No foreign residence? No problem.

H-1B visas permit what is referred to as “dual intent.” In short, this means that an H-1B employee is eligible to apply for permanent resident status (and even naturalization) without running the risk that his or her permanent residency application will be denied. Some temporary visas can be denied if the authorities believe that an alien plans to pursue permanent residency, and immigration officials will also deny permanent residency applications if they believe that the alien misrepresented his or her immigrant intent when applying for a previous temporary visa. However, an alien’s immigration intent is not a factor when obtaining an H-1B visa or when applying for permanent residency after having had an H-1B. Accordingly, there’s no requirement for an alien worker to maintain a foreign residence, which is the case for several other temporary visas.


Though six years is the maximum amount of time allowed for H-1B status (aside from the caveats discussed above), it doesn’t have to be the case that expired H-1B status is essentially a one-way ticket out of the U.S.

Duration of status

In fact, there’s an exception to the “maximum of six years” of having valid H-1B status. Two situations can lift the six-year maximum duration.

  1. If an H-1B visa holder is the beneficiary of a PERM application and has filed either a Labor Condition Application (LCA) with the U.S. Department of Labor (DOL) or a Form I-140 petition with USCIS 365 days prior to the six-year anniversary of the start of his or her status, and the PERM or I-140 application is filed and the application is pending, then the H-1B visa holder is eligible to extend his or her status on a per-year basis. Moreover, there is no limit on the total number of years an H-1B visa can be extended in this way, so long as one of the petition processes is still ongoing.

  2. If an H-1B visa holder has an approved I-140 petition but an immigrant visa number is not available to him or her if there is a worldwide backlog, rendering the alien ineligible to file a Form I-485 petition, then the H-1B visa holder may extend his or her H-1B status in three-year intervals beyond the six-year limit.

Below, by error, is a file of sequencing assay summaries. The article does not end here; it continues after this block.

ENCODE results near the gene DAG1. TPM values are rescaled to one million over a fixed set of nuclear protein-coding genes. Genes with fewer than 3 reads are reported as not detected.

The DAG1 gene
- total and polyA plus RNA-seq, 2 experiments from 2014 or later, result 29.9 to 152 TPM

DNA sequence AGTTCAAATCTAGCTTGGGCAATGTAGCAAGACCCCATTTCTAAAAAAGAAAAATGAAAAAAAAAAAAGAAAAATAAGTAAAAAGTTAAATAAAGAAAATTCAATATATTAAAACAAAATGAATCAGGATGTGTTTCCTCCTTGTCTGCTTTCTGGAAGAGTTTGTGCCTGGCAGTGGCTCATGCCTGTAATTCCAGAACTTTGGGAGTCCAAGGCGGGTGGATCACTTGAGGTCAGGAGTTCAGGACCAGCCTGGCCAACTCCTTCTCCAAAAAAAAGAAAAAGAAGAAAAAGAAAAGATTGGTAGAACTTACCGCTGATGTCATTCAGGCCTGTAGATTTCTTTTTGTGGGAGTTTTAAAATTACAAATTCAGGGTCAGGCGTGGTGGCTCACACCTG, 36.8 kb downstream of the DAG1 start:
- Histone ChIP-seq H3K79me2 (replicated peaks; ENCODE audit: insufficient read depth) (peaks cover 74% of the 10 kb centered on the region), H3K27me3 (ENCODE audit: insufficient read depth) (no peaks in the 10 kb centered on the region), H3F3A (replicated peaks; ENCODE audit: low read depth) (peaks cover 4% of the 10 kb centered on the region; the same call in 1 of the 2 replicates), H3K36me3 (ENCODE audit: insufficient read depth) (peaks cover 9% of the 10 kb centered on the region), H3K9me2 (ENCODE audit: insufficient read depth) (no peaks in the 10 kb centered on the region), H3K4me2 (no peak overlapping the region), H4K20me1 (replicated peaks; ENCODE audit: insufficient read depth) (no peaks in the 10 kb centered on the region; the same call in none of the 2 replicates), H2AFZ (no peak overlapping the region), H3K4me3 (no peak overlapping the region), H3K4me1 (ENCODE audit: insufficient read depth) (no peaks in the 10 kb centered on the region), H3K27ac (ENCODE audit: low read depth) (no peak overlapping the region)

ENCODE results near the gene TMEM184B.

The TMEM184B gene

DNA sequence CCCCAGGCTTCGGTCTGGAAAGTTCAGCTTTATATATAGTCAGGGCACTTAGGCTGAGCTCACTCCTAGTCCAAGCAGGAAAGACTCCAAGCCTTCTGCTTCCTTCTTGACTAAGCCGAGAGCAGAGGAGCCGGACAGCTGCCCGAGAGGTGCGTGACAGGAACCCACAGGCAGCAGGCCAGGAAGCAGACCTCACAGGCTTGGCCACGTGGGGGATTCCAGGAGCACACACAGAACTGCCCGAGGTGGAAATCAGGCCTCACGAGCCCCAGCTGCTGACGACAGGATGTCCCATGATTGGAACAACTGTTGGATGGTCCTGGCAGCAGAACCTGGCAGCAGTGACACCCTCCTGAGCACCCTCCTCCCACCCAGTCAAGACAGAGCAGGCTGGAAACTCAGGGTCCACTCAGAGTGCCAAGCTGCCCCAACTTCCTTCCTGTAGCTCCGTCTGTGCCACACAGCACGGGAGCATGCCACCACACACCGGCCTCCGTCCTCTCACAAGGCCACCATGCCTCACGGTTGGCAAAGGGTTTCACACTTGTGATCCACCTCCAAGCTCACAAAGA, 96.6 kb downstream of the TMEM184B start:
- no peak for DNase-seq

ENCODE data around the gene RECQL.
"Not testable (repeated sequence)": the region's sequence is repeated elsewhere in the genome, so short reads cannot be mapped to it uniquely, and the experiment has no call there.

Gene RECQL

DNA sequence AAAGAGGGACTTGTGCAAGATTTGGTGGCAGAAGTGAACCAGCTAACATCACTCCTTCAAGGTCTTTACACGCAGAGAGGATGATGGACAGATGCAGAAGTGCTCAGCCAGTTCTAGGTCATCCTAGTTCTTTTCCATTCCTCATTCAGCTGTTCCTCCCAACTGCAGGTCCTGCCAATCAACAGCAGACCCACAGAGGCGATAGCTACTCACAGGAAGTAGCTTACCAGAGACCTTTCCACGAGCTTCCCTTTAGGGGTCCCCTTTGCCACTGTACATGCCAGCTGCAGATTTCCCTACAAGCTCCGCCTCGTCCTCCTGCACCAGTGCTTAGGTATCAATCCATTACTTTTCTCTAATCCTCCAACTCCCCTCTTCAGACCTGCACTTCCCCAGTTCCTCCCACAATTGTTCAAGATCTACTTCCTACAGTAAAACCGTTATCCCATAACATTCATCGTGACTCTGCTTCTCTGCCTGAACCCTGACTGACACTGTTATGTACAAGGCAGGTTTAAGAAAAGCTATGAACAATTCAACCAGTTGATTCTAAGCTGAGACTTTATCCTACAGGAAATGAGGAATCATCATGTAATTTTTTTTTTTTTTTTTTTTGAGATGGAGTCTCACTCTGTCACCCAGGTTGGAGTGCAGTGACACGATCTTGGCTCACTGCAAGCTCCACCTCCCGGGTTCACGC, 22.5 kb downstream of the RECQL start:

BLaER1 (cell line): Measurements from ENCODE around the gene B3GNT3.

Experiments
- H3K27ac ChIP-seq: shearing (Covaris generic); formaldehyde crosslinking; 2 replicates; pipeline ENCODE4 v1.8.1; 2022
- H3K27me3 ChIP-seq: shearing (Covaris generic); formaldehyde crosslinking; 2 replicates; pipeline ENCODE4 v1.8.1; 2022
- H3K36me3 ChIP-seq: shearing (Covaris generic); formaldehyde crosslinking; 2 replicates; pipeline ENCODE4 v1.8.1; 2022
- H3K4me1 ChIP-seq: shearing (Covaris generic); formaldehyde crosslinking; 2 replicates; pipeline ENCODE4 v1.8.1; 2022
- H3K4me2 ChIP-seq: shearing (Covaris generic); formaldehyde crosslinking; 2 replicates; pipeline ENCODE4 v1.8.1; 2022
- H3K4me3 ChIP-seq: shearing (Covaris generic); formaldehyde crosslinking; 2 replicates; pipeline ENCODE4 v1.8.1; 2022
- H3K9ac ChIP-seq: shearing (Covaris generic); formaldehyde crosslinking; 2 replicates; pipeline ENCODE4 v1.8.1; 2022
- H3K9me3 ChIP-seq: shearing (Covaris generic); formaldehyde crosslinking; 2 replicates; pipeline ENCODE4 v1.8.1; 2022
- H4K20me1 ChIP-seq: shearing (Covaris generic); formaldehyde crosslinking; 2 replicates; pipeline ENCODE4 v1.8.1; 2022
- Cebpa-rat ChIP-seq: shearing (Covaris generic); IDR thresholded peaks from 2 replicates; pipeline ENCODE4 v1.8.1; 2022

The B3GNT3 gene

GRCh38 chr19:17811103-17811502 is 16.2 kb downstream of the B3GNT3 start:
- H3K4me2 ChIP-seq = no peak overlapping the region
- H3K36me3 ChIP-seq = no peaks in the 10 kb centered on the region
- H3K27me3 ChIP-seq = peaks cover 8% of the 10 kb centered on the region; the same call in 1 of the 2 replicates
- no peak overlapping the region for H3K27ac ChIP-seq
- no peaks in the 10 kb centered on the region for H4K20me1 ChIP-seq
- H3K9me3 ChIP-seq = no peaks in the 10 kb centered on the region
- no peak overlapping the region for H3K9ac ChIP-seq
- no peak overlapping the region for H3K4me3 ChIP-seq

For more information on extending H-1B status beyond six years, click here.

Parlaying H-1B status into permanent residence

Because immigration law allows H-1B beneficiaries to have “dual intent,” nonimmigrant alien workers with H-1B status will not be hindered in their petition for permanent residency due to their temporary status. Being the beneficiary of the H-1B visa does not preclude becoming a legal permanent resident of the U.S.

Further, if an alien employee changes employers while in H-1B status, such a change won’t affect his or her adjustment of status, provided three conditions are met:

  1. The alien has filed a Form I-485 petition.

  2. Said petition has been pending for at least 180 days.

  3. And the alien continues working in the same or a related field with the new employer as it did with the previous employer.

For additional details on this subject, click here.

Starting (and potentially working for) your own business

To start one’s own business in the U.S., a person doesn’t have to be a citizen or legal permanent resident. In fact, foreign nationals can start and, with USCIS authorization, work for their own companies.

The potential long-term benefits of starting a business are self-evident, but this advantage also has relevance in the context of presently held H-1B status. In some situations, an alien’s own company may be permitted to apply for an H-1B visa for the alien owner him- or herself. As is standard, USCIS will require proof that the business will pay the alien the prevailing wage, but on top of this, additional requirements include:

  • Business plans, a business lease, and other documentation demonstrating that the company is legitimate
  • The presence of a person of authority at the alien’s company, apart from the alien, who can act as the bona fide employer

    -In other words, for H-1B purposes, an alien cannot simultaneously be employer and employee at his or her own company. Accordingly, because an employer-employee relationship is at the heart of an H-1B visa, the alien’s company must have an independent person of authority who has the power to hire, pay, supervise, and even fire the alien.

When considering such an arrangement, USCIS scrutinizes the ability of the alien’s company to pay and the company’s real business needs. Ultimately, starting your own company doesn’t unconditionally mean you can work for it, but assuming USCIS approves and you have valid work authorization, then this advantage is more plausible than just possible.

Our experienced immigration attorneys are here to guide professionals through the complicated H-1B application process, and minimize any and all confusion or challenges. We understand how important an H-1B visa is to you, whether as the employer or the prospective employee. Our seasoned staff and years-long track record of success make Zhang & Associates the natural choice to facilitate your H-1B petitions.

For more detailed information on the H-1B category, including minimum requirements and USCIS policies, refer to the following links:

General H-1B Topics

H-1B Articles


Updated 04/26/2017